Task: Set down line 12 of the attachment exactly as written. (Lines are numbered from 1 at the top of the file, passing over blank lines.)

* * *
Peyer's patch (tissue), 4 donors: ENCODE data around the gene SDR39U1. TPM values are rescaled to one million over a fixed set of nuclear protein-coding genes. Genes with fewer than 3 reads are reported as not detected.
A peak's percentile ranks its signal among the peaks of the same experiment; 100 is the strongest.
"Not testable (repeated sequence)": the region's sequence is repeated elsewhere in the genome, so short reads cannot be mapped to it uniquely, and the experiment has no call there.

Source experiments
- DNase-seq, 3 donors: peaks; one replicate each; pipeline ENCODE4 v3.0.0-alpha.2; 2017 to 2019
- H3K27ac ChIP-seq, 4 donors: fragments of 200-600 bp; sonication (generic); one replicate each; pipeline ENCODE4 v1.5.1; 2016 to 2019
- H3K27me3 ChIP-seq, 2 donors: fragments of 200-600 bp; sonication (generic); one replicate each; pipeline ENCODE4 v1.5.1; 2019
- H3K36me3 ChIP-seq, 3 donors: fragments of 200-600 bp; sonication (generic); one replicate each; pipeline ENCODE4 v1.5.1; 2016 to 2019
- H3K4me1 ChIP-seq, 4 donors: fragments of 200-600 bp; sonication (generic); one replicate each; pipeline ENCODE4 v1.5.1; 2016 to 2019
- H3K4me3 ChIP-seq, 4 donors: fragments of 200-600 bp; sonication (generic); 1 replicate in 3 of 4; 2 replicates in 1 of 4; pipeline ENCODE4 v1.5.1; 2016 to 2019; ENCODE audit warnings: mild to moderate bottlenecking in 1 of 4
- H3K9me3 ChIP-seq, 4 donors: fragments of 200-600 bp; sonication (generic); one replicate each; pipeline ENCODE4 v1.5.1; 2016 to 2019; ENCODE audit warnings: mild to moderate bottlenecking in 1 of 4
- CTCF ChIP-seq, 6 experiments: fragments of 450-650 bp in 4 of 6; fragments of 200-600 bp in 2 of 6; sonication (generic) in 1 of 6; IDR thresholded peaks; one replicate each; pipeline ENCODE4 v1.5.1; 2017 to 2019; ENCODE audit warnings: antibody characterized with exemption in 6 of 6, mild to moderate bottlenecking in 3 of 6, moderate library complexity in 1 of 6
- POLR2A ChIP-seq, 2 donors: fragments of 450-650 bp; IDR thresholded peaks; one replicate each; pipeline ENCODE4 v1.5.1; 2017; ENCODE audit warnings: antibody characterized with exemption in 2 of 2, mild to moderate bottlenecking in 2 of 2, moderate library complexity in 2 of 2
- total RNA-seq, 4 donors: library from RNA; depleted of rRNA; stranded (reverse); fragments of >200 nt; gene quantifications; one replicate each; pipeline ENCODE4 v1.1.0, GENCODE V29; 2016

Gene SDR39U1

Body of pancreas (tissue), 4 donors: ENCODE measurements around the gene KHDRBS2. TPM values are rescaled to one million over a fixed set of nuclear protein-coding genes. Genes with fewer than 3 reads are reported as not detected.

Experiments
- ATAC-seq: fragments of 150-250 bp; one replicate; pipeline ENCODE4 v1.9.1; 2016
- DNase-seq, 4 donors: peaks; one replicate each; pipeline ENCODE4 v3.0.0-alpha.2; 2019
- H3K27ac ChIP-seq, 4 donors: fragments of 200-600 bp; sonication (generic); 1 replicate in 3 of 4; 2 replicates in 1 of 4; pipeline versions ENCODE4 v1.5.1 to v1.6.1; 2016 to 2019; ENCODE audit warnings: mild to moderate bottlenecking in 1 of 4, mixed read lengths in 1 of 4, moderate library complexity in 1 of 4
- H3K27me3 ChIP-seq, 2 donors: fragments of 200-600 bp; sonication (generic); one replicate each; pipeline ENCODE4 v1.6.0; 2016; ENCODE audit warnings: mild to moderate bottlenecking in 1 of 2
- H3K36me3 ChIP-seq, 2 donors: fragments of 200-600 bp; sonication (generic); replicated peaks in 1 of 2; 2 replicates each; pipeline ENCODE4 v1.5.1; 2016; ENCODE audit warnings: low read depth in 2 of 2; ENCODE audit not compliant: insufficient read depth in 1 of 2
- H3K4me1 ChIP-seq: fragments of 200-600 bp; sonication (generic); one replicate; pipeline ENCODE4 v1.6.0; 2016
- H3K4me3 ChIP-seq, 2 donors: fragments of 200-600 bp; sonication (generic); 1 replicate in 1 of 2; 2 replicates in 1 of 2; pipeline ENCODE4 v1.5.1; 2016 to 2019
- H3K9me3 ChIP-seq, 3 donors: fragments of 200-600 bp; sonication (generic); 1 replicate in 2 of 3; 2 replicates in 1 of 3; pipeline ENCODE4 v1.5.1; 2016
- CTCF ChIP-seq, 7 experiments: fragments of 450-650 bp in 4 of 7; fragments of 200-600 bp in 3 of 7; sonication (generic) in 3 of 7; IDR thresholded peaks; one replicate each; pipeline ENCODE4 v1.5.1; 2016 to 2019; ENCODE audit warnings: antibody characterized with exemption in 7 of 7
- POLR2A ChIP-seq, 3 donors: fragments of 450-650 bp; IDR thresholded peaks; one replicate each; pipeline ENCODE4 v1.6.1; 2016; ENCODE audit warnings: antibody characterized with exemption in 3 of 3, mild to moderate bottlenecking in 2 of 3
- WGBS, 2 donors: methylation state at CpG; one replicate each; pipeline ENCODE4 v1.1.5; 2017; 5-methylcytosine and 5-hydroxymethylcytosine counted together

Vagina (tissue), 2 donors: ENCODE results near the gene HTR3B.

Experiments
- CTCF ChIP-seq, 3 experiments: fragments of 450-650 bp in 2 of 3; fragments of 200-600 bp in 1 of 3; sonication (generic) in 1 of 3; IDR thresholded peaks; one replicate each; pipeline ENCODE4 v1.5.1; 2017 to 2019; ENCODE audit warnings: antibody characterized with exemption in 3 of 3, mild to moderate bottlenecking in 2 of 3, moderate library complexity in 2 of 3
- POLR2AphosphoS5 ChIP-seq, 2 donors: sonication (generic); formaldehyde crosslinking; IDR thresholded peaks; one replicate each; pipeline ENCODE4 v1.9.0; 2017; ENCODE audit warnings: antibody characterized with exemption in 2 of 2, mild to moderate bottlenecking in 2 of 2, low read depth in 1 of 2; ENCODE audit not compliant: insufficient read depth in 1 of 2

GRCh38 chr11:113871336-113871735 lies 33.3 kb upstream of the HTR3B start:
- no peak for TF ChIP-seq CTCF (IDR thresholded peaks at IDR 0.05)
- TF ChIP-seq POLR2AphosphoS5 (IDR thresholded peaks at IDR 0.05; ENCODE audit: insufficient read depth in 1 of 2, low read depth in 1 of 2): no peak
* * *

- CTCF ChIP-seq, 6 experiments: fragments of 450-650 bp in 4 of 6; fragments of 200-600 bp in 2 of 6; sonication (generic) in 1 of 6; IDR thresholded peaks; one replicate each; pipeline ENCODE4 v1.5.1; 2017 to 2019; ENCODE audit warnings: antibody characterized with exemption in 6 of 6, mild to moderate bottlenecking in 3 of 6, moderate library complexity in 1 of 6